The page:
Applies to: Exchange Server 2016

This cmdlet is available only in on-premises Exchange Server 2016.

Use the Remove-ThrottlingPolicy cmdlet to remove a non-default Microsoft Exchange throttling policy.

For information about the parameter sets in the Syntax section below, see Syntax.

Remove-ThrottlingPolicy -Identity <ThrottlingPolicyIdParameter> [-Confirm [<SwitchParameter>]] [-DomainController <Fqdn>] [-Force <SwitchParameter>] [-WhatIf [<SwitchParameter>]]

This example removes the user throttling policy ClientThrottlingPolicy2.

Remove-ThrottlingPolicy -Identity ClientThrottlingPolicy2

You can't remove a policy that's associated with any users. This example reassigns the users subject to ClientThrottlingPolicy2 to the default policy. Then, it removes ClientThrottlingPolicy2.

$policy = Get-ThrottlingPolicy ClientThrottlingPolicy2;
$mailboxes = Get-Mailbox | where-object {$_.ThrottlingPolicy -eq $policy.Identity};
$defaultPolicy = Get-ThrottlingPolicy | where-object {$_.IsDefault -eq $true};
foreach ($mailbox in $mailboxes)
  set-mailbox -Identity $mailbox.Identity -ThrottlingPolicy $defaultPolicy;
Remove-ThrottlingPolicy ClientThrottlingPolicy2;

You can't remove the default client throttling policy. Also, you can't remove a policy associated with any users. For more information, see Example 2.

For more information about how to control the resources consumed by individual users, see Exchange workload management.

You need to be assigned permissions before you can run this cmdlet. Although all parameters for this cmdlet are listed in this topic, you may not have access to some parameters if they're not included in the permissions assigned to you. To see what permissions you need, see the "User throttling" entry in the Server health and performance permissions topic.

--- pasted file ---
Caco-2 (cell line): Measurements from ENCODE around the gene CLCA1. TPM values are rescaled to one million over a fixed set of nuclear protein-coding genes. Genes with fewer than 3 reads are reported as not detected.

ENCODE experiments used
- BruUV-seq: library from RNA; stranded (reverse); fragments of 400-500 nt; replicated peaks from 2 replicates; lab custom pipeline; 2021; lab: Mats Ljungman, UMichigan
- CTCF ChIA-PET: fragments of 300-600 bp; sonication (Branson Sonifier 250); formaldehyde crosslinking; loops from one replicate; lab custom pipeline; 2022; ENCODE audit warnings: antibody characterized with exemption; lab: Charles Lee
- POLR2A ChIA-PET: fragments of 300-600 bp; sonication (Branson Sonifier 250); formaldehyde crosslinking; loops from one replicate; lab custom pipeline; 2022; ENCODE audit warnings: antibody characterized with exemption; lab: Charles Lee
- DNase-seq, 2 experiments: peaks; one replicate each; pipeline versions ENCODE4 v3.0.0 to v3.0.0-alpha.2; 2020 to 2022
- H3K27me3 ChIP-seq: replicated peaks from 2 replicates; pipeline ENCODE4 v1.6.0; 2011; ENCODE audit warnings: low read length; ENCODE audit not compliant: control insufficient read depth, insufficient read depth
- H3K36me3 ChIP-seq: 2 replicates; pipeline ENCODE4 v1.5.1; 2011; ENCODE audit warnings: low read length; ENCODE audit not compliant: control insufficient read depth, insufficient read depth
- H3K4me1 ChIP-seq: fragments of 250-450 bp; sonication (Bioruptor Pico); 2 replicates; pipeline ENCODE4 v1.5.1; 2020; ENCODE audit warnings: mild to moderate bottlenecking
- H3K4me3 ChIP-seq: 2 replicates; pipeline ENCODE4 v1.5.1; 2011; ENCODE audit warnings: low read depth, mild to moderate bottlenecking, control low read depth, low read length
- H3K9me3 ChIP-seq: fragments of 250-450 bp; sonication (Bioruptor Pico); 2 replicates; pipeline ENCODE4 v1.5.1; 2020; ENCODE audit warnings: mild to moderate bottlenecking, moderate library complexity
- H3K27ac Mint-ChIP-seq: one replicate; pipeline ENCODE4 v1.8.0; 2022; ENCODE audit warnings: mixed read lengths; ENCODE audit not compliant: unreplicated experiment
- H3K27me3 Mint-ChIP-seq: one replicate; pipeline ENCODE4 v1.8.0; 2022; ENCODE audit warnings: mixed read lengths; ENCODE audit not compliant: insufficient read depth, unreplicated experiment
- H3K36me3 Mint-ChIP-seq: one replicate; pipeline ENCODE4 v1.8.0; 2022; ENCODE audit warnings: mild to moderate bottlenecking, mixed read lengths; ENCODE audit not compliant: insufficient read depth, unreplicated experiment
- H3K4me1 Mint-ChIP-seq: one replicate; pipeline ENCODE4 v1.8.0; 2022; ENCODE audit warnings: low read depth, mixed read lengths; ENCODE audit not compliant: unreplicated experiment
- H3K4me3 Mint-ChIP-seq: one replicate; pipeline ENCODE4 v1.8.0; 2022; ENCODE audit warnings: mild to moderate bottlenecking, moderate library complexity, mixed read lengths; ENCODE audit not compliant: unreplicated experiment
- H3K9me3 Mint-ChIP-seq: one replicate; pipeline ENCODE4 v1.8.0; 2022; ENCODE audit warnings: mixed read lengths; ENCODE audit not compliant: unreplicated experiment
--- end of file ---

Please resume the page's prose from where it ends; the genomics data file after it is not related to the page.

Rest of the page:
Parameter Required Type Description




The Identity parameter identifies the throttling policy you want to remove. Use the name that matches the name of the policy in Active Directory.




The Confirm switch specifies whether to show or hide the confirmation prompt. How this switch affects the cmdlet depends on if the cmdlet requires confirmation before proceeding.

  • Destructive cmdlets (for example, Remove-* cmdlets) have a built-in pause that forces you to acknowledge the command before proceeding. For these cmdlets, you can skip the confirmation prompt by using this exact syntax: -Confirm:$false.

  • Most other cmdlets (for example, New-* and Set-* cmdlets) don't have a built-in pause. For these cmdlets, specifying the Confirm switch without a value introduces a pause that forces you acknowledge the command before proceeding.




The DomainController parameter specifies the domain controller that's used by this cmdlet to read data from or write data to Active Directory. You identify the domain controller by its fully qualified domain name (FQDN). For example,

The DomainController parameter isn't supported on Edge Transport servers. An Edge Transport server uses the local instance of Active Directory Lightweight Directory Services (AD LDS) to read and write data.




The Force switch specifies whether to suppress warning or confirmation messages. You can use this switch to run tasks programmatically where prompting for administrative input is inappropriate. You don't need to specify a value with this switch.




The WhatIf switch simulates the actions of the command. You can use this switch to view the changes that would occur without actually applying those changes. You don't need to specify a value with this switch.

To see the input types that this cmdlet accepts, see Cmdlet Input and Output Types. If the Input Type field for a cmdlet is blank, the cmdlet doesn’t accept input data.

To see the return types, which are also known as output types, that this cmdlet accepts, see Cmdlet Input and Output Types. If the Output Type field is blank, the cmdlet doesn’t return data.